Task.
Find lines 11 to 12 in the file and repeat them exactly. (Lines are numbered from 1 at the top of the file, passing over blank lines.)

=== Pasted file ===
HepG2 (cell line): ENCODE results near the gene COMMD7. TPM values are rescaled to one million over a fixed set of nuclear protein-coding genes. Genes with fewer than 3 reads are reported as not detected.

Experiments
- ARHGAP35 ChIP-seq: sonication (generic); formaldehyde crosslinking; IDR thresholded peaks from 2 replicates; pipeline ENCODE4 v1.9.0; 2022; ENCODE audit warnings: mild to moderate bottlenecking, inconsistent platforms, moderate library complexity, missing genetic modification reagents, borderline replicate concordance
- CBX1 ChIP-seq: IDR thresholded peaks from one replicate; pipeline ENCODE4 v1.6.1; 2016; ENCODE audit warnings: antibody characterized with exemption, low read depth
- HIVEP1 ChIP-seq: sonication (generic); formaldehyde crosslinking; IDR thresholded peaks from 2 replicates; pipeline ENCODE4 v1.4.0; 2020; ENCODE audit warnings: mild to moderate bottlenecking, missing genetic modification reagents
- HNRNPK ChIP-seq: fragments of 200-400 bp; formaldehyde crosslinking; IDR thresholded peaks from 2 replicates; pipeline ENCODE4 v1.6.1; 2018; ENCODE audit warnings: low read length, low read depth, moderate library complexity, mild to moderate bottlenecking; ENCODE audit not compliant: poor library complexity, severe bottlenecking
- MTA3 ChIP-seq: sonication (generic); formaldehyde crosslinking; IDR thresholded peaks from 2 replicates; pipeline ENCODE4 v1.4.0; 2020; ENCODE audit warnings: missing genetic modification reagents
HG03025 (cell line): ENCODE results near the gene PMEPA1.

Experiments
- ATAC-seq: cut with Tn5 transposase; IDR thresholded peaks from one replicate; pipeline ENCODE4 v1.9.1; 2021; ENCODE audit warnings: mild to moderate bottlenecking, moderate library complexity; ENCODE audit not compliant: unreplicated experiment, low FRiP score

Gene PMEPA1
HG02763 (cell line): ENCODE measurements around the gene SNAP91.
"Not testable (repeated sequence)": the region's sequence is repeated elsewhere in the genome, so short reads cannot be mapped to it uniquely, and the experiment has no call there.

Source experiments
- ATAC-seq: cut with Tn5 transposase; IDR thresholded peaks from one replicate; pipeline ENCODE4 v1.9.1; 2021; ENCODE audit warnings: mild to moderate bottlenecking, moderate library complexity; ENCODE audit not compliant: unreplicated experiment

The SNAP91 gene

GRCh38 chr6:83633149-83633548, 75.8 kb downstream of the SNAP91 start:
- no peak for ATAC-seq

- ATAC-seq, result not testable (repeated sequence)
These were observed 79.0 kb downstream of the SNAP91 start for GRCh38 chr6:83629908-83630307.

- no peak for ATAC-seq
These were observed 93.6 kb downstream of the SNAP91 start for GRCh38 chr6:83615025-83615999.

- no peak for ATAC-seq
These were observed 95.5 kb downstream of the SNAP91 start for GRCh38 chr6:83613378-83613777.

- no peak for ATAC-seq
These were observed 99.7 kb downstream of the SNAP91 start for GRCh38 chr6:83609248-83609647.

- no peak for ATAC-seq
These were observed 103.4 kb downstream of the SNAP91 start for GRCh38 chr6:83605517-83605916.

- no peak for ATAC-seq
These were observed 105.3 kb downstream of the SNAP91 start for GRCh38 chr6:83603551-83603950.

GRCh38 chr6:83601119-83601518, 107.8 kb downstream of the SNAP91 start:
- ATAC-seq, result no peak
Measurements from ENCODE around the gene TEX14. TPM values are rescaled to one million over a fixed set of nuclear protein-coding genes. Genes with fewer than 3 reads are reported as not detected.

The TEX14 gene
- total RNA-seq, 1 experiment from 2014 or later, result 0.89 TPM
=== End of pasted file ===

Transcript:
Gene PMEPA1
HG02763 (cell line): ENCODE measurements around the gene SNAP91.